“I feel like I have a stake in this community to have really good conversations about what it means to be Black in our city, [and] how to bring those voices together to talk about what community actually means.”
Peterson says it’s hard to not recognize when she’s the only Black person in a room, even if she’s used to it, or when she would get cast as the token Black character in a show. Now as executive director of Enlightened Theatrics, Peterson is eager to tell meaningful stories that call for diverse storytelling.
Peterson started acting out of Enlightened Theatrics in 2017, quickly falling in love with the company. She soon joined the Education Committee, using her experience working with youth through Young Life to build the next generation of performers.
After Covid hit, former executive director Vincenzo Meduri worked to increase educational opportunities for youth in Salem. Peterson’s work was invaluable and led to a position on the theatre’s board of directors. After five years of being involved with the theatre, Peterson was offered the position of executive director.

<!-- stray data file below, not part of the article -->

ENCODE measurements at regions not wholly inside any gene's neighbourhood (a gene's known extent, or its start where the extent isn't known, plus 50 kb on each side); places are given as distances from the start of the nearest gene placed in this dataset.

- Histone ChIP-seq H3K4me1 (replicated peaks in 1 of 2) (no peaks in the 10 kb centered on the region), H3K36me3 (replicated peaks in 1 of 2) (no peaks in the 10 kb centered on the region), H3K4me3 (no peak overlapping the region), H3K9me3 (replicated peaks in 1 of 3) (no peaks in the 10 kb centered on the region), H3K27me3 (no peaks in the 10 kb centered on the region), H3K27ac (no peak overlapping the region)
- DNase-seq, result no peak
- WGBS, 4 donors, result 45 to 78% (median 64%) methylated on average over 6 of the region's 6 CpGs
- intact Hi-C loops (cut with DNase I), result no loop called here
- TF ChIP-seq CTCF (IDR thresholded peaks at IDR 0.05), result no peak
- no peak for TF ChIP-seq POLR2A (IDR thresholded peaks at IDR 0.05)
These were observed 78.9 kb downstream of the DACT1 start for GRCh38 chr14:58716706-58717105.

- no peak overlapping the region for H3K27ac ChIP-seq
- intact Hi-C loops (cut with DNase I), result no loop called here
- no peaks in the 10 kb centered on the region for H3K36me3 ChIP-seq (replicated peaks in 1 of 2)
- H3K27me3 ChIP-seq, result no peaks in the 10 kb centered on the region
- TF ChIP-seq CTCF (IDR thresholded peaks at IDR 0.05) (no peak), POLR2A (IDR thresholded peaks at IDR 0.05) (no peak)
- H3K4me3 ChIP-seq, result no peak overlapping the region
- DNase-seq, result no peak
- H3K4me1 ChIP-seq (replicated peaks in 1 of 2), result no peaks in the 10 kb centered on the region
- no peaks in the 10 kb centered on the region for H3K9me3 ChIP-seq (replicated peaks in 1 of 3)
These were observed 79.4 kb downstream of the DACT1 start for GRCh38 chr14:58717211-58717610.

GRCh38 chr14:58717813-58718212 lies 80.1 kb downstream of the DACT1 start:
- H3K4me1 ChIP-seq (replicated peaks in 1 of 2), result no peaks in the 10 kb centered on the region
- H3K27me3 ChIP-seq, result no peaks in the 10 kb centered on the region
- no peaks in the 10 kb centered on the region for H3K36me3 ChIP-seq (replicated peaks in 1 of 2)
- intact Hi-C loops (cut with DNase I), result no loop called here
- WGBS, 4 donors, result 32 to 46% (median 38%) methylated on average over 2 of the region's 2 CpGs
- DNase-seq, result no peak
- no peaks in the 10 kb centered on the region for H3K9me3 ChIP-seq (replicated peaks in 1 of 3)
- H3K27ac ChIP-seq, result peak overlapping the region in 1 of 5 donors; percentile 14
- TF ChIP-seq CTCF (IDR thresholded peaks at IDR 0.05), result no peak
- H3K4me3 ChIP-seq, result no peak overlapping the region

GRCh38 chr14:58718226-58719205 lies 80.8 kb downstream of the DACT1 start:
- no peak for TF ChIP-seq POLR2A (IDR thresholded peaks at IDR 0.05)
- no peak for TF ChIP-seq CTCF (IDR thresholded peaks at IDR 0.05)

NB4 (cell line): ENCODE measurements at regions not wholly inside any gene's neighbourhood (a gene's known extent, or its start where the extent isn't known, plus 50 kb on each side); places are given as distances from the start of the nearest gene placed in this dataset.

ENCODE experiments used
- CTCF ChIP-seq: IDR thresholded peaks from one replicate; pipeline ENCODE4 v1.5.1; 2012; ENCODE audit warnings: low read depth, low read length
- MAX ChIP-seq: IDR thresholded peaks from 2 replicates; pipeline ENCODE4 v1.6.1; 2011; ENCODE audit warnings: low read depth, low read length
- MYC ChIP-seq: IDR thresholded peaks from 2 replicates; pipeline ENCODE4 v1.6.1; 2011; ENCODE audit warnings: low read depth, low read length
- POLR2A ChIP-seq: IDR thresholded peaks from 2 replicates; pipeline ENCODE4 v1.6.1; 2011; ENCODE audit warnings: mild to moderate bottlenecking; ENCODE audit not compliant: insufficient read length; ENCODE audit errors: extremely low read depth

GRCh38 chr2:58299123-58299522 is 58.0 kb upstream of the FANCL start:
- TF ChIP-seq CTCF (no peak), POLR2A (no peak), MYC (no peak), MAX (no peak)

Peterson credits being offered the role to the meaningful connections she’s built in Salem throughout her life and the wide variety of work experiences she’s had.
“I tell people, “I can’t build you a house.” That’s like, really the only thing I can’t do,” Peterson says with a smile.
Peterson’s first production as executive director was “Seussical the Musical” in December of 2022. She was able to put her skills working with youth and adults to the test, creating a safe environment for performers to be heard and thrive. March marks six months since she stepped into her role, and she’s already hit the ground running.
Enlightened Theatrics is the only professional theater in Salem, producing its own shows and providing paid opportunities for creatives while working with community theaters to scout talent. “We’re all about providing professional and educational opportunities for the mid-Willamette Valley,” Peterson says.